Publications

TitleAbstractYear
Filter
PMID
Filter
the geographic distribution and host range of capillaria hepatica (bancroft) (nematoda) in australia.the geographic distribution, host range and prevalence of capillaria hepatica were recorded in 4629 house mice, mus domesticus, 263 black rats, rattus rattus, and 58 norway rats, r. norvegicus. the parasite was found at five localities, all in or near large towns along the coast. the two rattus species appeared to be the primary hosts of c. hepatica in australia. published and unpublished data on helminth infections of australian native mammals from 1162 murids (26 species), 3018 marsupials (67 ...19911787037
the potential importance of nut removal by rodents from australian macadamia orchards.extensive crop damage due to rodents, predominantly the black rat (rattus rattus) is a major concern to both the hawaiian and australian macadamia industries. within australian systems, indicated the importance of adjacent non-crop habitats in the damage process with damage being directly related to the size and temporal stability of these habitats. it was also suggested that the current estimates of crop loss might be underestimates as r. rattus may remove nuts into adjacent non-crop habitats, ...200515950371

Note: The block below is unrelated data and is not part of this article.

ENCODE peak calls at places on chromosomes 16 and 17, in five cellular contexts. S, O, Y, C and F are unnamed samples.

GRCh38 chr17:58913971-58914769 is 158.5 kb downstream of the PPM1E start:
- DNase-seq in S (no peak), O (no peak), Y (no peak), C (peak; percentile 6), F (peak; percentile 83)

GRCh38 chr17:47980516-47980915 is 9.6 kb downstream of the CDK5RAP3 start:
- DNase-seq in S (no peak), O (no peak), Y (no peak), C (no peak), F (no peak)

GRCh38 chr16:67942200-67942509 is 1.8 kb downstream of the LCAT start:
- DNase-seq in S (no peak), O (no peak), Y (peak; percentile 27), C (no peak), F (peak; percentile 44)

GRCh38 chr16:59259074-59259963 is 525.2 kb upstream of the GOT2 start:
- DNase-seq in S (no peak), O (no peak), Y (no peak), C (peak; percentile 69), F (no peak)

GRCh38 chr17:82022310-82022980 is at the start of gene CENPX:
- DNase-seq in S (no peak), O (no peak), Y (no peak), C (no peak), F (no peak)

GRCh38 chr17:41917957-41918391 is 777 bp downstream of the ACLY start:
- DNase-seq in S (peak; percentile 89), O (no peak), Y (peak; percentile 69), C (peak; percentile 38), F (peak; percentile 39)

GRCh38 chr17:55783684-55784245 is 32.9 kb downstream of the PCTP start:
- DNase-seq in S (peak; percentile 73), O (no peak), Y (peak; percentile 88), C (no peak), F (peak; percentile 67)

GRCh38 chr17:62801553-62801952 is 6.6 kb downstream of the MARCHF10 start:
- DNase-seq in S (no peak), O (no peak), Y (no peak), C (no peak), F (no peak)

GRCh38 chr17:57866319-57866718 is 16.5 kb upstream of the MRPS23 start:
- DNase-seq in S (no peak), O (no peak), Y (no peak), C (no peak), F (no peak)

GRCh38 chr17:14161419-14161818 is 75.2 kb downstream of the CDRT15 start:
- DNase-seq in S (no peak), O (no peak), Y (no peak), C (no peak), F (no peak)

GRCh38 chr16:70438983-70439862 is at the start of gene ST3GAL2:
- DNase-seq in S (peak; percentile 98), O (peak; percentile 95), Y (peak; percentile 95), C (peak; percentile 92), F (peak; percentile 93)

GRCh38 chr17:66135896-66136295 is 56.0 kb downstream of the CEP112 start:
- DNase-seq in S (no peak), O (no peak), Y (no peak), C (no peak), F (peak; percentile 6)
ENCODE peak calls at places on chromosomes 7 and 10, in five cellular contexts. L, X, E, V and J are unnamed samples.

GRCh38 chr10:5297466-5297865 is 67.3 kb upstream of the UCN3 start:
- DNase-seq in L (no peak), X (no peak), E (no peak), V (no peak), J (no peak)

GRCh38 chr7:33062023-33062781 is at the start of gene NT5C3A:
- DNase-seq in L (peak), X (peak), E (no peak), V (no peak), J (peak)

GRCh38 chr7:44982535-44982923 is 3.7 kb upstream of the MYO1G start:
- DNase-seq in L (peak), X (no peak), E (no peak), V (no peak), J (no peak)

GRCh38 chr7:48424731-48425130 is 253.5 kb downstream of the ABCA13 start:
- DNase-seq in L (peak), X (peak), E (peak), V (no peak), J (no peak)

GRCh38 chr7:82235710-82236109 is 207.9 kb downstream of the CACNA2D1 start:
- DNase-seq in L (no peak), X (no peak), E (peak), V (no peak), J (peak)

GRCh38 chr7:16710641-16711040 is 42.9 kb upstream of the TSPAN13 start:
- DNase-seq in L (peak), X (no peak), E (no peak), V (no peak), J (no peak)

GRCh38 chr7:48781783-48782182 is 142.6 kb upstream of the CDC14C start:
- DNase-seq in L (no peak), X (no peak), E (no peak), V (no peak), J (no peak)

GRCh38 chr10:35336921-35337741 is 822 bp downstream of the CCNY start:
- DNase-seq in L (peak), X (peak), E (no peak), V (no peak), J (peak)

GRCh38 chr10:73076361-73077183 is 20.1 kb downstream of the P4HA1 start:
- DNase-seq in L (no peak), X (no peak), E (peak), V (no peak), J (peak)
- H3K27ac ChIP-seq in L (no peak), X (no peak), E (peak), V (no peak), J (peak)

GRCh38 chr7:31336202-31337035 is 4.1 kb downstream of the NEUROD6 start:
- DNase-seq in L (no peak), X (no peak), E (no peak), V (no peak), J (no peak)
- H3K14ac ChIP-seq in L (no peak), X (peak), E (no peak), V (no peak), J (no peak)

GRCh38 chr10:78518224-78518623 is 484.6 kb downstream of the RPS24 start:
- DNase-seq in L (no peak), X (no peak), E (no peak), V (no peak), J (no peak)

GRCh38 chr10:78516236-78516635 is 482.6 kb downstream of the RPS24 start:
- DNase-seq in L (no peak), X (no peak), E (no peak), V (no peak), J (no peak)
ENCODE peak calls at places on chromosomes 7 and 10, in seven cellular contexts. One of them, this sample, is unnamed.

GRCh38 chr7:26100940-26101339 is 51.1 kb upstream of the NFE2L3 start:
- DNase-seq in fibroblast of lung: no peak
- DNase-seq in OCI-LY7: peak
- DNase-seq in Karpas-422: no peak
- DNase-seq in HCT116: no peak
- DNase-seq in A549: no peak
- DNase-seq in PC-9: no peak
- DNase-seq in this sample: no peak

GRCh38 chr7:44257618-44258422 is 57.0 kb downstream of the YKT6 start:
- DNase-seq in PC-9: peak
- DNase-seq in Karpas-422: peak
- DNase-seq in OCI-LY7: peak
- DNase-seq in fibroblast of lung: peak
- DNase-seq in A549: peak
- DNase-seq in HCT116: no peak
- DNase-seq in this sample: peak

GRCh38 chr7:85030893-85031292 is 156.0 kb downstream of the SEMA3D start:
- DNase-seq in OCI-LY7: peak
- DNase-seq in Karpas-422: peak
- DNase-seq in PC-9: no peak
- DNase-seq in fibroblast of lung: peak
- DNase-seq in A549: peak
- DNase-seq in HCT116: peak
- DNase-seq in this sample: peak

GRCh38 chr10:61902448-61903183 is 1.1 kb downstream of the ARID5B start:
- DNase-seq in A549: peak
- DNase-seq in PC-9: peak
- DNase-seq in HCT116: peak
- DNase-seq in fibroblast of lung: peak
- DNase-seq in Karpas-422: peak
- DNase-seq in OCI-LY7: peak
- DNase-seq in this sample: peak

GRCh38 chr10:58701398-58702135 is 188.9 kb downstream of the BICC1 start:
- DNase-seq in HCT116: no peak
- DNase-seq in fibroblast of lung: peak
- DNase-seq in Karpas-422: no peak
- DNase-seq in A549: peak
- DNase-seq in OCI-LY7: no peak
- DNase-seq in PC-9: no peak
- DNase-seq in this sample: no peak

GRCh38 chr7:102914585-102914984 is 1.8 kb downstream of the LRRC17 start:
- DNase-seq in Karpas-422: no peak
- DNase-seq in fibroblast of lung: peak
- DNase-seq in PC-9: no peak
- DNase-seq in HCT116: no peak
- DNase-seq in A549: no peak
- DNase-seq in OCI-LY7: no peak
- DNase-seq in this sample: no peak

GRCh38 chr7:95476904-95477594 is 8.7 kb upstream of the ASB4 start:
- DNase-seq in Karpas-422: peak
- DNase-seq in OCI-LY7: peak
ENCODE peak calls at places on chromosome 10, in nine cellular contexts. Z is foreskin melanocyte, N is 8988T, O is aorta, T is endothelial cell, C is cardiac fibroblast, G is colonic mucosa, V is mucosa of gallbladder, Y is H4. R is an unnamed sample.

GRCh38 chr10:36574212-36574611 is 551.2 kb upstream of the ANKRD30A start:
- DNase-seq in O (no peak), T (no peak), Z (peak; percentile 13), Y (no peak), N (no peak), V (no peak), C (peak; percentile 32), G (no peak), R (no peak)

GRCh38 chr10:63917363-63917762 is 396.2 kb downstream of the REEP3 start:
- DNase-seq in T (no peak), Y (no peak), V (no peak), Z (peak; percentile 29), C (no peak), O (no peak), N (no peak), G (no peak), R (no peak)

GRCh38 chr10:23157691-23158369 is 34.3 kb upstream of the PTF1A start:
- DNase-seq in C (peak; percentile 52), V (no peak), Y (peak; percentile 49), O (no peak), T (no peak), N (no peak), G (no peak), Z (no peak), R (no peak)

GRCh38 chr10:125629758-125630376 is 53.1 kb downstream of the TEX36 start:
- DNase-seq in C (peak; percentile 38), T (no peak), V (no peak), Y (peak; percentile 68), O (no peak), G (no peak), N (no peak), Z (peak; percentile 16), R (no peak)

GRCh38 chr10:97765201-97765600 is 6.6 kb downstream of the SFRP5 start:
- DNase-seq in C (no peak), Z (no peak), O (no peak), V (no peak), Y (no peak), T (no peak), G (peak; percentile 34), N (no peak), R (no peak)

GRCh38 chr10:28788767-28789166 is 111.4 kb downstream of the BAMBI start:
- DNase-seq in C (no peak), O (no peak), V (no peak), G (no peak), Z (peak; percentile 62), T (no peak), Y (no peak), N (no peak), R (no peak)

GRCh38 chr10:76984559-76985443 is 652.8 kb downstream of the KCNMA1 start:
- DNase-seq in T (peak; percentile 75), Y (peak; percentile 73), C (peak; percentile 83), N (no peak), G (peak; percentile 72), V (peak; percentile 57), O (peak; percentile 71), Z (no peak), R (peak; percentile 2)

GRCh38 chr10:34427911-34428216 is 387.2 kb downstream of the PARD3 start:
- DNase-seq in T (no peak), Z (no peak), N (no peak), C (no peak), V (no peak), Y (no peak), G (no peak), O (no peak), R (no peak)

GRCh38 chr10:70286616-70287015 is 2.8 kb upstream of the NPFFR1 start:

a survey of zoonotic pathogens carried by non-indigenous rodents at the interface of the wet tropics of north queensland, australia.in 1964, brucella was isolated from rodents trapped in wooroonooran national park (wnp), in northern queensland, australia. genotyping of bacterial isolates in 2008 determined that they were a novel brucella species. this study attempted to reisolate this species of brucella from rodents living in the boundary area adjacent to wnp and to establish which endo- and ecto-parasites and bacterial agents were being carried by non-indigenous rodents at this interface. seventy non-indigenous rodents wer ...201725906923
hosts of the exotic ornate kangaroo tick, amblyomma triguttatum triguttatum koch, on southern yorke peninsula, south australia.amblyomma triguttatum triguttatum is assumed to be endemic to south-western western australia (including barrow island), queensland (excluding cape york peninsula), and new south wales, south to dubbo and barham. the species has been recorded on a range of mammalian hosts including macropods and domestic animals. in queensland, a. triguttatum triguttatum is implicated in the epidemiology of q fever. in 2000, the species was detected on southern yorke peninsula in south australia. we aimed to ide ...200717611781
Displaying items 1 - 4 of 4